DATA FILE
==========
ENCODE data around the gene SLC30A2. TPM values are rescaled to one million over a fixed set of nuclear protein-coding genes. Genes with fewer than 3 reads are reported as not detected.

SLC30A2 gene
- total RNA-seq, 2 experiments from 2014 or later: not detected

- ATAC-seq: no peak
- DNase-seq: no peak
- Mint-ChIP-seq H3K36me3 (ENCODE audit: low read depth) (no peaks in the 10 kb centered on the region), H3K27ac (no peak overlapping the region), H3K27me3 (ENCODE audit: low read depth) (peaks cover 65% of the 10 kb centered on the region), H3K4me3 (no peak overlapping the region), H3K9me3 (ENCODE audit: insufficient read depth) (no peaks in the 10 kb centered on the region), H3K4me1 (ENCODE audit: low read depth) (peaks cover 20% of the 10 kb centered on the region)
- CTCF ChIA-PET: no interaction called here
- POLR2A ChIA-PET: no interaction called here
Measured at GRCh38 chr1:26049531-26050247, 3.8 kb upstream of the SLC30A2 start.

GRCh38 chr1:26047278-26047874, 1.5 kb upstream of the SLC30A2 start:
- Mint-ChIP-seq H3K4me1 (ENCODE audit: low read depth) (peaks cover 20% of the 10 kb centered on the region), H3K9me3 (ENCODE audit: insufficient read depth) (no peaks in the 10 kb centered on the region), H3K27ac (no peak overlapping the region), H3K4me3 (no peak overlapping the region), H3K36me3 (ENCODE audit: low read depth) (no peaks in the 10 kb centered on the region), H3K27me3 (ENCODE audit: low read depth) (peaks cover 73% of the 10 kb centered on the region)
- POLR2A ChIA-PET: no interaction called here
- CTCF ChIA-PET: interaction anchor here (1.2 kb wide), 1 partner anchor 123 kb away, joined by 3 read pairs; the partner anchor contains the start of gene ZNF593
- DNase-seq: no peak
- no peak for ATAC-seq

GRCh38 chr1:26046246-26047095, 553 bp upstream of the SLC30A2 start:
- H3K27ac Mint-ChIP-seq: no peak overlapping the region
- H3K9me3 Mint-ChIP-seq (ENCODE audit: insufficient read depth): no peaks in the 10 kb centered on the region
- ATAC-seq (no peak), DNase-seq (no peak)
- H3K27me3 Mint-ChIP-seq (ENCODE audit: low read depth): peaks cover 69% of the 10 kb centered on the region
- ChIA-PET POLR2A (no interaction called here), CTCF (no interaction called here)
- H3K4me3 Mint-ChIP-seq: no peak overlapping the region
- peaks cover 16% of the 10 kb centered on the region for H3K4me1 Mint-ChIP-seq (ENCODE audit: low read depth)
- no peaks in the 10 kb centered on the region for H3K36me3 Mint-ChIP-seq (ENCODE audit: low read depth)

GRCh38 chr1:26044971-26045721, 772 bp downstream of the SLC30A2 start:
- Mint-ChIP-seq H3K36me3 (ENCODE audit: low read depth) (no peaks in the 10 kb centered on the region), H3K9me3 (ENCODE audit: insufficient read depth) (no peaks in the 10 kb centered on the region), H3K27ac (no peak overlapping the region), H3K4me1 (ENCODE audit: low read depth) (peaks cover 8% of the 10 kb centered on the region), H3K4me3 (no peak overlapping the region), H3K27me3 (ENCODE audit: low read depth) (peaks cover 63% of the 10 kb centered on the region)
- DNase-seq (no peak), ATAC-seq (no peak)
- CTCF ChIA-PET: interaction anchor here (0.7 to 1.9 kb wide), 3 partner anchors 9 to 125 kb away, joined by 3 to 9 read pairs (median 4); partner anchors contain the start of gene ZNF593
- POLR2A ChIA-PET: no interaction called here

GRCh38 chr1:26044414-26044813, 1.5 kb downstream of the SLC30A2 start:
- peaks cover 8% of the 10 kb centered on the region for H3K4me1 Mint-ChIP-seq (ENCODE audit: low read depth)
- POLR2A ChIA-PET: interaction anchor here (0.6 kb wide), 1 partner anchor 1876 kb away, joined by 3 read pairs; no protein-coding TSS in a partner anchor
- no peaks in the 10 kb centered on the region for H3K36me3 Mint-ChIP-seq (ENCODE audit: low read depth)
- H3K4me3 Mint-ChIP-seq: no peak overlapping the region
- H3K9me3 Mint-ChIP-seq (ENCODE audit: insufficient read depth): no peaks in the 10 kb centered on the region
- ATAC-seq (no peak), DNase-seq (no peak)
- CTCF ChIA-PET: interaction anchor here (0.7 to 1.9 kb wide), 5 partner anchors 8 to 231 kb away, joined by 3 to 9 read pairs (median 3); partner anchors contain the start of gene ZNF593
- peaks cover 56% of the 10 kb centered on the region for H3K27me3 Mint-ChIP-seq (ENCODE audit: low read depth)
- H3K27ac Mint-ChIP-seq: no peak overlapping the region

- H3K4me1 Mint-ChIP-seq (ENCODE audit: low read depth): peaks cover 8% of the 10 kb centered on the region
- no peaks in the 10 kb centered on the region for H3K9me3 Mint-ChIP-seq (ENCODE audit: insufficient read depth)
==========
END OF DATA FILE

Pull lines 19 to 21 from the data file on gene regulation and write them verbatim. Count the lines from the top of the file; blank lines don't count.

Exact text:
- ATAC-seq (no peak), DNase-seq (no peak)
- H3K27me3 Mint-ChIP-seq (ENCODE audit: low read depth): peaks cover 69% of the 10 kb centered on the region
- ChIA-PET POLR2A (no interaction called here), CTCF (no interaction called here)